By Katie Oglesby, Editor-in-Chief
Every ten years, Gettysburg College must go through the Middle States Accreditation Process, reflecting on the last ten years of the institution in accordance with the Middle States standards. Accreditation allows students to receive federal financial aid.
Co-Chairs of the Middle States Accreditation Process Steering Committee Provost Chris Zappe and Associate Professor of Anthropology Amy Evrard shared the process’s relevance to the larger campus community.
They explained that this self-study process gathers evidence showing whether the College meets each standard toward accreditation. These standards include “Mission and Goals,” “Ethics and Integrity,” “Design and Delivery of the Student Learning Experience,” “Support of the Student Experience,” “Educational Effectiveness Assessment,” “Planning, Resources, and Institutional Improvement” and “Governance, Leadership, and Administration.”
Two members of the faculty or administration co-chair each of the standards. Evrard also explained that over 70 members of the faculty, staff and students have been involved in the process. Peter Halsey ’23 was involved with the Ethics and Integrity working group, and Vivek Rallabandi ’25 with the Support of the Student Learning Experience working group. Evrard also noted that the seventh working group on Governance, Leadership and Administration met with Student Senate to look at their governance structure.
“So there has been student input at this point,” Evrard said. “But what we hope is that after we…share this draft report, that it’s supposed to be a transparent process that where we hope everyone who wants to will weigh in on whether this supports a shared vision of where the college is and where it can go. So that will be available to anyone to read and comment on in the fall.”
Evrard added that in the fall, they will reach out to students and groups on campus to go over the results and get input on where to go for the future.
This process has been occurring for the last year, and will continue through the summer, with them reporting to Middle States Commission on Higher Education in the fall. In spring 2024, the evaluation team, usually led by the president of a peer-institution, will come to campus to judge the College’s standing with Middle States.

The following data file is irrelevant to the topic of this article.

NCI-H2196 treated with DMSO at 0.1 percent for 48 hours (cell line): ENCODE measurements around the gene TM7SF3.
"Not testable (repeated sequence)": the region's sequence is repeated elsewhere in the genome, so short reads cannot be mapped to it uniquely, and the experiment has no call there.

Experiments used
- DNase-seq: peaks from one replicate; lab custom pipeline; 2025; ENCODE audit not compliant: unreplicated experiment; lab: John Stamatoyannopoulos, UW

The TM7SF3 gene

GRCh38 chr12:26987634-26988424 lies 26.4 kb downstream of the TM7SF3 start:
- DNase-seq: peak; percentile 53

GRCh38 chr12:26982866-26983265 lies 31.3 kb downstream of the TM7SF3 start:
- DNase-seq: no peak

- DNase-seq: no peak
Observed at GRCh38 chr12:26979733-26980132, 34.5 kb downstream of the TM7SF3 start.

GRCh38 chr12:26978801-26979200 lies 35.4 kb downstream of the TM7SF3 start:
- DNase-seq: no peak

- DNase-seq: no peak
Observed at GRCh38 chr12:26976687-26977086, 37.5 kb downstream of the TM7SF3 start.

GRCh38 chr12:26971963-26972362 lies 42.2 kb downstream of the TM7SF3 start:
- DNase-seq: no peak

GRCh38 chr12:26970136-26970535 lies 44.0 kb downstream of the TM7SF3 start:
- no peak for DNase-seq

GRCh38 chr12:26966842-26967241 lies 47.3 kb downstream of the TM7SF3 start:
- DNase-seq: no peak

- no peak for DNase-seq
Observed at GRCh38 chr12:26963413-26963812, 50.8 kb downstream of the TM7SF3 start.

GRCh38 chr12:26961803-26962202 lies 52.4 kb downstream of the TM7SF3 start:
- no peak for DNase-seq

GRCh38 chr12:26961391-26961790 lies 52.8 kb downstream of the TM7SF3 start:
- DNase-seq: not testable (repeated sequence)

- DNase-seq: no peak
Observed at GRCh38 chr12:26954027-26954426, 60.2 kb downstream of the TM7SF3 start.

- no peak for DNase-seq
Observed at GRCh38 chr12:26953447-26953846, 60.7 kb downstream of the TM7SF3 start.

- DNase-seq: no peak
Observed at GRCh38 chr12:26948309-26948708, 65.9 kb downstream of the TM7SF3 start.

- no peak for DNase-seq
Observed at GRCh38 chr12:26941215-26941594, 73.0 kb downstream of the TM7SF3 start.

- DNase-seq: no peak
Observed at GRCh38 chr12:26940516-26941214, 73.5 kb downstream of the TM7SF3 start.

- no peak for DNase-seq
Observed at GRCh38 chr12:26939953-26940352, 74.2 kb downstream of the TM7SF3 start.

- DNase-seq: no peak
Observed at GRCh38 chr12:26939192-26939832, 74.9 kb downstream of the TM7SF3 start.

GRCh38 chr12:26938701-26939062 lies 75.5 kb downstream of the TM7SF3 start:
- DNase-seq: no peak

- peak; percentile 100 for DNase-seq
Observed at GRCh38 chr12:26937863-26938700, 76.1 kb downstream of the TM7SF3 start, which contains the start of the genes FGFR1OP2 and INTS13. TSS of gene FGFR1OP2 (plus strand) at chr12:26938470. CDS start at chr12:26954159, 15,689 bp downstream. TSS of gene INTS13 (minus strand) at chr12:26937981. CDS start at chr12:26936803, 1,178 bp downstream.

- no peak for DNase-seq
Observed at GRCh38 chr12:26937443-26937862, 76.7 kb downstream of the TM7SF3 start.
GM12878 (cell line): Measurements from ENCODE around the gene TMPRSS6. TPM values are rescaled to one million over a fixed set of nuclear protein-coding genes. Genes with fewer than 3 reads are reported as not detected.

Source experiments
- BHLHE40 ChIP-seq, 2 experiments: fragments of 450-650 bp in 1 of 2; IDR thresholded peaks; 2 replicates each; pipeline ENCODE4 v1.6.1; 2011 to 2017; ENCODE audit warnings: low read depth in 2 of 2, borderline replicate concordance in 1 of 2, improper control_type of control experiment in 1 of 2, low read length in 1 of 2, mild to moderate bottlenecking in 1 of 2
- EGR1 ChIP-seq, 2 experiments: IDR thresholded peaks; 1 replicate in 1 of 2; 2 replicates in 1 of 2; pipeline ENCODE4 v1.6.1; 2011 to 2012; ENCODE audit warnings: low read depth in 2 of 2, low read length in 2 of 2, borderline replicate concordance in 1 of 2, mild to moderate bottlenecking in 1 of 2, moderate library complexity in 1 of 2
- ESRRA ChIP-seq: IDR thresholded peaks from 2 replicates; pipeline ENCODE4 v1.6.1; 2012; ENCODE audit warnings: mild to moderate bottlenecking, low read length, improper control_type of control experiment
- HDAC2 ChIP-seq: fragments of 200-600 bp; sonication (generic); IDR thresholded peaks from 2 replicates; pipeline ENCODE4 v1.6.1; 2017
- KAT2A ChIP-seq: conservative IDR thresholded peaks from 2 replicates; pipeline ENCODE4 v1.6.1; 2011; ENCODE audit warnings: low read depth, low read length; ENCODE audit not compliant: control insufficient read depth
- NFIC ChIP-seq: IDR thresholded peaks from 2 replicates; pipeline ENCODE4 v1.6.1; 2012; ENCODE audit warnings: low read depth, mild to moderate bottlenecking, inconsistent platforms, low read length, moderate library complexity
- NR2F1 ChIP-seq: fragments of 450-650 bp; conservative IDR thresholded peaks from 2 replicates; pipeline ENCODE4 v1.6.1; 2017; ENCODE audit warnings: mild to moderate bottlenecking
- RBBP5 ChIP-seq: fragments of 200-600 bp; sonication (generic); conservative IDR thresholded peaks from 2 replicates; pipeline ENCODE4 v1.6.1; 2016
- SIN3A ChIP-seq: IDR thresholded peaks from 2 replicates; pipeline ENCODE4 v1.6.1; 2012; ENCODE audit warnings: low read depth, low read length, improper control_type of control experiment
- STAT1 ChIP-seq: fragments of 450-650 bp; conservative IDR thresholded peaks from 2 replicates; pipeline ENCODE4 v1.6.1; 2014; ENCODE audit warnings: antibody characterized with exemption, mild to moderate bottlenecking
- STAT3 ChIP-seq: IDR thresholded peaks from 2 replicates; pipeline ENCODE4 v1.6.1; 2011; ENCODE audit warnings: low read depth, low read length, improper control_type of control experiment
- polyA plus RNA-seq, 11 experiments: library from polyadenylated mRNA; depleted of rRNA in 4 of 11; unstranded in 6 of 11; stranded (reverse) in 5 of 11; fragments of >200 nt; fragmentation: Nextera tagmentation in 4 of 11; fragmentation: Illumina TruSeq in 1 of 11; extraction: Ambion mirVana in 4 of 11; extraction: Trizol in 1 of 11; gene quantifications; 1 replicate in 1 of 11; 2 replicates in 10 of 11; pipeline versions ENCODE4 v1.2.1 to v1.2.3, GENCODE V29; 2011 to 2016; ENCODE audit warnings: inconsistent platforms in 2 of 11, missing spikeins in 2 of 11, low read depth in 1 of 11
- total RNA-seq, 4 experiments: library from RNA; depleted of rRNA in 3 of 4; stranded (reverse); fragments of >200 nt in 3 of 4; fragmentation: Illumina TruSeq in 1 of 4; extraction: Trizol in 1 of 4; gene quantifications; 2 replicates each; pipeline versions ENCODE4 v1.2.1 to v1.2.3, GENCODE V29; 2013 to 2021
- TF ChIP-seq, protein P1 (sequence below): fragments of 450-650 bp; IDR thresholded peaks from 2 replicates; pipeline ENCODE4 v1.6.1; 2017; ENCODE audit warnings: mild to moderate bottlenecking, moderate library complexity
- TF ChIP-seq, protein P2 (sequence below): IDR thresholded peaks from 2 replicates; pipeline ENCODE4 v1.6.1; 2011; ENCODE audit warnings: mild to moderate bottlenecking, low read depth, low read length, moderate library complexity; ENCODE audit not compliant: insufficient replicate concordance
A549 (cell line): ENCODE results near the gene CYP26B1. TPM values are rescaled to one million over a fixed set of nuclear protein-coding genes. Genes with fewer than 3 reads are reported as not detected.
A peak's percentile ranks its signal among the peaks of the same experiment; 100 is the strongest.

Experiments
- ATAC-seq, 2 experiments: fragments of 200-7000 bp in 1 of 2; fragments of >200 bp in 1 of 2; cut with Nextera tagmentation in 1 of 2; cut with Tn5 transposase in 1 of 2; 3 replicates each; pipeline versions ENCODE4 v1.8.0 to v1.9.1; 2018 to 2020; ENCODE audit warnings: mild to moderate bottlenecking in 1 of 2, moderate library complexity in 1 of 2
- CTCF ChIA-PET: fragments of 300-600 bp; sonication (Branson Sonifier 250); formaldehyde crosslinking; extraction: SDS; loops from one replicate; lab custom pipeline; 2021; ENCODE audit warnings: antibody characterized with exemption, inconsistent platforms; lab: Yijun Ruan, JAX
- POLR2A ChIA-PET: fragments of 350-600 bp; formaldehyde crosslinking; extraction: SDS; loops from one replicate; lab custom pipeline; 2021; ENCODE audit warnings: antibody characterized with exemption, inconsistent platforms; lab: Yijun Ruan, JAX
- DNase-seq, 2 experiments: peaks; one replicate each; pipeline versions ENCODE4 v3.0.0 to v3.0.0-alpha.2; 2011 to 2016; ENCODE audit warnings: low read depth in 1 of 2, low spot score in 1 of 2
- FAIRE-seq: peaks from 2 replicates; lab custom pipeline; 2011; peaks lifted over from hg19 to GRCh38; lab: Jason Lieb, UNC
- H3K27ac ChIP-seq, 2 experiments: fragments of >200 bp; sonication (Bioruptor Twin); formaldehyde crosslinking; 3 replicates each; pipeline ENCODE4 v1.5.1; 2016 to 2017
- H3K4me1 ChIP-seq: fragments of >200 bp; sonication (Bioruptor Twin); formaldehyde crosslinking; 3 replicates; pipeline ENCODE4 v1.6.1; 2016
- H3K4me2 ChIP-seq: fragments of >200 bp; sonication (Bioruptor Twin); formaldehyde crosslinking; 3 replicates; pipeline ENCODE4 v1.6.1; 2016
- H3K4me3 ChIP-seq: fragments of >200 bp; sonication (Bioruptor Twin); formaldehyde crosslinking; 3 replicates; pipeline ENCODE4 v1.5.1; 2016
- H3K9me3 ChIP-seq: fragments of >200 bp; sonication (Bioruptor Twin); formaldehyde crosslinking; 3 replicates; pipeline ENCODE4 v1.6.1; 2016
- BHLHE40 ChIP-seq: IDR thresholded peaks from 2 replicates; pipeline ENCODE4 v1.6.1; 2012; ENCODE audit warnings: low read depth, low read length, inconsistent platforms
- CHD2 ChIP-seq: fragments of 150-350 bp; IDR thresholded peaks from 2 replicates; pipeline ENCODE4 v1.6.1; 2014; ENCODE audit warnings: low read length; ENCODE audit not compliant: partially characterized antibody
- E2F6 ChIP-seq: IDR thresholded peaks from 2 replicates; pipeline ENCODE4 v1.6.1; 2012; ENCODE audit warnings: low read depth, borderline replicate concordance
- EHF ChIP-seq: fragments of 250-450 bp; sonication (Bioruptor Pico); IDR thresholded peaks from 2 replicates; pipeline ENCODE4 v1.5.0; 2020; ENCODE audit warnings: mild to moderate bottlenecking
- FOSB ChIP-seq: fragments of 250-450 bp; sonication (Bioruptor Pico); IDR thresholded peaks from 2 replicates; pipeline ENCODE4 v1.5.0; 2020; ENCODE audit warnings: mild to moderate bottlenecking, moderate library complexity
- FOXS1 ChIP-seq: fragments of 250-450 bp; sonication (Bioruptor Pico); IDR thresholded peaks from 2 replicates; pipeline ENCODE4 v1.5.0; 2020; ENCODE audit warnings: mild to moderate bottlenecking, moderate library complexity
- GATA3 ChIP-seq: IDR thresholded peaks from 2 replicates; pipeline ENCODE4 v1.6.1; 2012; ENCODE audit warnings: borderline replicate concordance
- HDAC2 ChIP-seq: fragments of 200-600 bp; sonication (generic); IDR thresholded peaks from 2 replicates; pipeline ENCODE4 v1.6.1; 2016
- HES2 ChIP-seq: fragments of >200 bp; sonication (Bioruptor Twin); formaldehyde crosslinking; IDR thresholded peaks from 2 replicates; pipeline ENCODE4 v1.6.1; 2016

“I don’t think there’s a real concern that we won’t regain our accreditation,” Evrard said. “It’s just…a nice opportunity to really look at ourselves and then…just seeing where…there’s room to grow or where we can be really proud of what we’ve accomplished.”
Zappe continued saying, “What you’re basically trying to do is improve the quality of the educational experience in a variety of ways…in the ongoing effort to always get better.”
Zappe noted that the process has been long. They already completed a preliminary document, and are now in the data collection portion of the process and writing drafts of what will make up the final report.
Evrard highlighted that they have identified two “institutional priorities” she and Zappe are looking at across the standards, which are student success, emphasizing the integration of the curriculum and co-curriculum, and diversity, equity and inclusion. She noted that they have been drawing on evidence from the 2022 Climate Study for especially this latter priority.
Evrard shared the impact this process has had on her as a faculty member.
“The one thing that’s been really interesting about this process to me is just how…there really is a campus community here that wants students to do well and succeed here, and I can’t just say that anecdotally. As a professor, I’ve always hoped that was true, but now I can say it like based on evidence that there are constant like reorganizations and programs and policies and trying to integrate what the College Life does with what the academic division does, and always with students at the center.”
Zappe added that one of the parts he is celebrating is the integration of academics and College Life.
“The Center for Student Success really is a reflection of how academic, the faculty, the academic administrators, the College Life people have kind of come together and collaborated,” he said. “Obviously, it’s a work in progress, but I think it’s an example of how change can make things more effective.”